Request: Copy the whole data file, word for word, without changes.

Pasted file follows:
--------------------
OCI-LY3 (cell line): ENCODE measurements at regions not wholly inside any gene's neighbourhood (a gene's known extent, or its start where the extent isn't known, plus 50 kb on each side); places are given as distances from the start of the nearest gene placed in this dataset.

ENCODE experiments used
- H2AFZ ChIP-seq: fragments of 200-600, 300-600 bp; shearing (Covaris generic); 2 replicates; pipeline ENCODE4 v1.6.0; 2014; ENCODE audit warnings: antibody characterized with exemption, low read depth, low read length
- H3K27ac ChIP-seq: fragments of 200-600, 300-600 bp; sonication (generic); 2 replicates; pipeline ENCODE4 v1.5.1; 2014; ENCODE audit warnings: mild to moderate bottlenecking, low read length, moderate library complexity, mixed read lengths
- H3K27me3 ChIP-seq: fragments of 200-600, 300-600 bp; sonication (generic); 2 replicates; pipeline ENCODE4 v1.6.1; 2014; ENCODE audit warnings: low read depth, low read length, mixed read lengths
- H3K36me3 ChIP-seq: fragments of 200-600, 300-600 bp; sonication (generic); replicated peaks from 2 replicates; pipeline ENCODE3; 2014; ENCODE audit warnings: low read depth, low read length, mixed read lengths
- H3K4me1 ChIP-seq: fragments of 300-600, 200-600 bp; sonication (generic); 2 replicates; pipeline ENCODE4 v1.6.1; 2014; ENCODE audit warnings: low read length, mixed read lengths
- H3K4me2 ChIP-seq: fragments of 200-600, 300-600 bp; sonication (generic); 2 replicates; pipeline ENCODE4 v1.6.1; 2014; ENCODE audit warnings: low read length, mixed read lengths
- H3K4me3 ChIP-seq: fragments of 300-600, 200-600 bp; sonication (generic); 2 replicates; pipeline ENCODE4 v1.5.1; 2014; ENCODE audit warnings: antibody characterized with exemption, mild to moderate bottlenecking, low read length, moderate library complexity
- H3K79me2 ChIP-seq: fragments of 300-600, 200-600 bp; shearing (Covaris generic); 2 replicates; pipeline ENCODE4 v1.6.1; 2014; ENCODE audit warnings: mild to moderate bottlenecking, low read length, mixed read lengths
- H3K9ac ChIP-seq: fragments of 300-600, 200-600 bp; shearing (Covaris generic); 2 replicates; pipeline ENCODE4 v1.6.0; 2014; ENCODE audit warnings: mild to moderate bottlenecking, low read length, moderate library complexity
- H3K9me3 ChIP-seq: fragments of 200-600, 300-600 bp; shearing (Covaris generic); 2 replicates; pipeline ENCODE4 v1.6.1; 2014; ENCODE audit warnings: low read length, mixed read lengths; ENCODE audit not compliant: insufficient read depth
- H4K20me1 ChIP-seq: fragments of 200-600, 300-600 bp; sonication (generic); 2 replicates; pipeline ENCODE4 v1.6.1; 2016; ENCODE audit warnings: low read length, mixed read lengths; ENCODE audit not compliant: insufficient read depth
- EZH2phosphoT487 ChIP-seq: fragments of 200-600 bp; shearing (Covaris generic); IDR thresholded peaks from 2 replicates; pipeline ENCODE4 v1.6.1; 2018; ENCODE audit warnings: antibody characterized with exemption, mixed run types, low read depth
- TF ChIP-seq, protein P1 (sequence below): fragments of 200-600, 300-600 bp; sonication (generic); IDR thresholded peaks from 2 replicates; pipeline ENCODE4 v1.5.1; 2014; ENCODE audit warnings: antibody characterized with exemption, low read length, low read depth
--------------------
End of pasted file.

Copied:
OCI-LY3 (cell line): ENCODE measurements at regions not wholly inside any gene's neighbourhood (a gene's known extent, or its start where the extent isn't known, plus 50 kb on each side); places are given as distances from the start of the nearest gene placed in this dataset.

ENCODE experiments used
- H2AFZ ChIP-seq: fragments of 200-600, 300-600 bp; shearing (Covaris generic); 2 replicates; pipeline ENCODE4 v1.6.0; 2014; ENCODE audit warnings: antibody characterized with exemption, low read depth, low read length
- H3K27ac ChIP-seq: fragments of 200-600, 300-600 bp; sonication (generic); 2 replicates; pipeline ENCODE4 v1.5.1; 2014; ENCODE audit warnings: mild to moderate bottlenecking, low read length, moderate library complexity, mixed read lengths
- H3K27me3 ChIP-seq: fragments of 200-600, 300-600 bp; sonication (generic); 2 replicates; pipeline ENCODE4 v1.6.1; 2014; ENCODE audit warnings: low read depth, low read length, mixed read lengths
- H3K36me3 ChIP-seq: fragments of 200-600, 300-600 bp; sonication (generic); replicated peaks from 2 replicates; pipeline ENCODE3; 2014; ENCODE audit warnings: low read depth, low read length, mixed read lengths
- H3K4me1 ChIP-seq: fragments of 300-600, 200-600 bp; sonication (generic); 2 replicates; pipeline ENCODE4 v1.6.1; 2014; ENCODE audit warnings: low read length, mixed read lengths
- H3K4me2 ChIP-seq: fragments of 200-600, 300-600 bp; sonication (generic); 2 replicates; pipeline ENCODE4 v1.6.1; 2014; ENCODE audit warnings: low read length, mixed read lengths
- H3K4me3 ChIP-seq: fragments of 300-600, 200-600 bp; sonication (generic); 2 replicates; pipeline ENCODE4 v1.5.1; 2014; ENCODE audit warnings: antibody characterized with exemption, mild to moderate bottlenecking, low read length, moderate library complexity
- H3K79me2 ChIP-seq: fragments of 300-600, 200-600 bp; shearing (Covaris generic); 2 replicates; pipeline ENCODE4 v1.6.1; 2014; ENCODE audit warnings: mild to moderate bottlenecking, low read length, mixed read lengths
- H3K9ac ChIP-seq: fragments of 300-600, 200-600 bp; shearing (Covaris generic); 2 replicates; pipeline ENCODE4 v1.6.0; 2014; ENCODE audit warnings: mild to moderate bottlenecking, low read length, moderate library complexity
- H3K9me3 ChIP-seq: fragments of 200-600, 300-600 bp; shearing (Covaris generic); 2 replicates; pipeline ENCODE4 v1.6.1; 2014; ENCODE audit warnings: low read length, mixed read lengths; ENCODE audit not compliant: insufficient read depth
- H4K20me1 ChIP-seq: fragments of 200-600, 300-600 bp; sonication (generic); 2 replicates; pipeline ENCODE4 v1.6.1; 2016; ENCODE audit warnings: low read length, mixed read lengths; ENCODE audit not compliant: insufficient read depth
- EZH2phosphoT487 ChIP-seq: fragments of 200-600 bp; shearing (Covaris generic); IDR thresholded peaks from 2 replicates; pipeline ENCODE4 v1.6.1; 2018; ENCODE audit warnings: antibody characterized with exemption, mixed run types, low read depth
- TF ChIP-seq, protein P1 (sequence below): fragments of 200-600, 300-600 bp; sonication (generic); IDR thresholded peaks from 2 replicates; pipeline ENCODE4 v1.5.1; 2014; ENCODE audit warnings: antibody characterized with exemption, low read length, low read depth